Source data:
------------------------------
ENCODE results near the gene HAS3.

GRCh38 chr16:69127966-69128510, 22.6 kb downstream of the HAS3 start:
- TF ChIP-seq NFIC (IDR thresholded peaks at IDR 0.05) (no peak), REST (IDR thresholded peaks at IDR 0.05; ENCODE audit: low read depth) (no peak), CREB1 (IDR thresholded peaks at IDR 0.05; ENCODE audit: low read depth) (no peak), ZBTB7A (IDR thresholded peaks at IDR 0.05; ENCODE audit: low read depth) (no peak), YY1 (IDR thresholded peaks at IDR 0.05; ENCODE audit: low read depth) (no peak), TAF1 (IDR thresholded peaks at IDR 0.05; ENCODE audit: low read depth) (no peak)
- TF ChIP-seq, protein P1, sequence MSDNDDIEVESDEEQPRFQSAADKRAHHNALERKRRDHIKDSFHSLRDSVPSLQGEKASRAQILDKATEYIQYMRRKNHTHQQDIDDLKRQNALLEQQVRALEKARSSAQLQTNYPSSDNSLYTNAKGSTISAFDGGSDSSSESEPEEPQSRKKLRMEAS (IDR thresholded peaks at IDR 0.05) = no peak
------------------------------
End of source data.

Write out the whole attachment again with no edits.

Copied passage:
ENCODE results near the gene HAS3.

GRCh38 chr16:69127966-69128510, 22.6 kb downstream of the HAS3 start:
- TF ChIP-seq NFIC (IDR thresholded peaks at IDR 0.05) (no peak), REST (IDR thresholded peaks at IDR 0.05; ENCODE audit: low read depth) (no peak), CREB1 (IDR thresholded peaks at IDR 0.05; ENCODE audit: low read depth) (no peak), ZBTB7A (IDR thresholded peaks at IDR 0.05; ENCODE audit: low read depth) (no peak), YY1 (IDR thresholded peaks at IDR 0.05; ENCODE audit: low read depth) (no peak), TAF1 (IDR thresholded peaks at IDR 0.05; ENCODE audit: low read depth) (no peak)
- TF ChIP-seq, protein P1, sequence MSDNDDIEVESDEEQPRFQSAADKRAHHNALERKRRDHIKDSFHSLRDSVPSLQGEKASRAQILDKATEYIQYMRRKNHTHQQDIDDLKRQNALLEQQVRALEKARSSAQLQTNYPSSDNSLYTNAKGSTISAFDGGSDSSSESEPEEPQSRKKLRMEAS (IDR thresholded peaks at IDR 0.05) = no peak